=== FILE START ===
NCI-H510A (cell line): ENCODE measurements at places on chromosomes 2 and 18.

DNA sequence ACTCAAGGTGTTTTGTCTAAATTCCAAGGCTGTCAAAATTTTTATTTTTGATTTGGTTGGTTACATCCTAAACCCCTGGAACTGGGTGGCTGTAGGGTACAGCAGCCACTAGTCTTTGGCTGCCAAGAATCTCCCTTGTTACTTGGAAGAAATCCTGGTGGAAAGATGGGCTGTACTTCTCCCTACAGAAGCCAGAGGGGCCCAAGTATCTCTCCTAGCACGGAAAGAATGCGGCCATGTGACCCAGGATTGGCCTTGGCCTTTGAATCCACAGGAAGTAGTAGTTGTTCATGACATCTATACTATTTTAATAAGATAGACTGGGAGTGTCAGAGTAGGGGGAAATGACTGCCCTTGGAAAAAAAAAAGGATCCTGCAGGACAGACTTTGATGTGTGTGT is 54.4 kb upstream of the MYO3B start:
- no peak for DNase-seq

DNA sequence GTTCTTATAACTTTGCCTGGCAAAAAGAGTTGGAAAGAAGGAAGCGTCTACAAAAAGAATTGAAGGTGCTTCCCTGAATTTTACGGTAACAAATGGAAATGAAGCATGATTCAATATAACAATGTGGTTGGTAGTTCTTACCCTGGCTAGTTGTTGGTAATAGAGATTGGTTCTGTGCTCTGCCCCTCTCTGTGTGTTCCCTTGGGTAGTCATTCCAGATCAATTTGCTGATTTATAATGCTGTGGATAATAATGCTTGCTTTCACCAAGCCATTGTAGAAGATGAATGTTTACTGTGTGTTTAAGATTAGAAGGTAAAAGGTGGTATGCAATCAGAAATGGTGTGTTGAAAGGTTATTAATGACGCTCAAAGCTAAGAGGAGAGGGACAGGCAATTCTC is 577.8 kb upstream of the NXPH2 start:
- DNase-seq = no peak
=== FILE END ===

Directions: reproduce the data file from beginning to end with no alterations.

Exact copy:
NCI-H510A (cell line): ENCODE measurements at places on chromosomes 2 and 18.

DNA sequence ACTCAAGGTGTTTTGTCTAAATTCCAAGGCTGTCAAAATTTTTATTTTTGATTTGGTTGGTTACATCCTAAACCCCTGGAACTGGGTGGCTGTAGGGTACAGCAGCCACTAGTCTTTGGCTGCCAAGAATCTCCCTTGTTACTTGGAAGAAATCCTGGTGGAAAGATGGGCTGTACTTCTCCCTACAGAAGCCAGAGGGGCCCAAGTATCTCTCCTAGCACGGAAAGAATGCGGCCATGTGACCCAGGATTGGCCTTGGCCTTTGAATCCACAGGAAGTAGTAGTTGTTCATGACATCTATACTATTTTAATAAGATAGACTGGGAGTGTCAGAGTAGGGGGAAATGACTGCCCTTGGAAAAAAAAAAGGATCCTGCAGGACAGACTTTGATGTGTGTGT is 54.4 kb upstream of the MYO3B start:
- no peak for DNase-seq

DNA sequence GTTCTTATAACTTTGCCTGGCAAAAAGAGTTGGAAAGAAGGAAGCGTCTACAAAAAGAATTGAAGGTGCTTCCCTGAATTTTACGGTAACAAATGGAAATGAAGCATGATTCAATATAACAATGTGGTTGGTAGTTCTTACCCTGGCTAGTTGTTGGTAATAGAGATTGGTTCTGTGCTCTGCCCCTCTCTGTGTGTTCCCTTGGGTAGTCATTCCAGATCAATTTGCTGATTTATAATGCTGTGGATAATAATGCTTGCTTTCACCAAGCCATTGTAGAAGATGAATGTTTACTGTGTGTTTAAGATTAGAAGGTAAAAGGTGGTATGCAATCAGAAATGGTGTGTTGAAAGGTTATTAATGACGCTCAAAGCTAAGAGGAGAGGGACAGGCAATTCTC is 577.8 kb upstream of the NXPH2 start:
- DNase-seq = no peak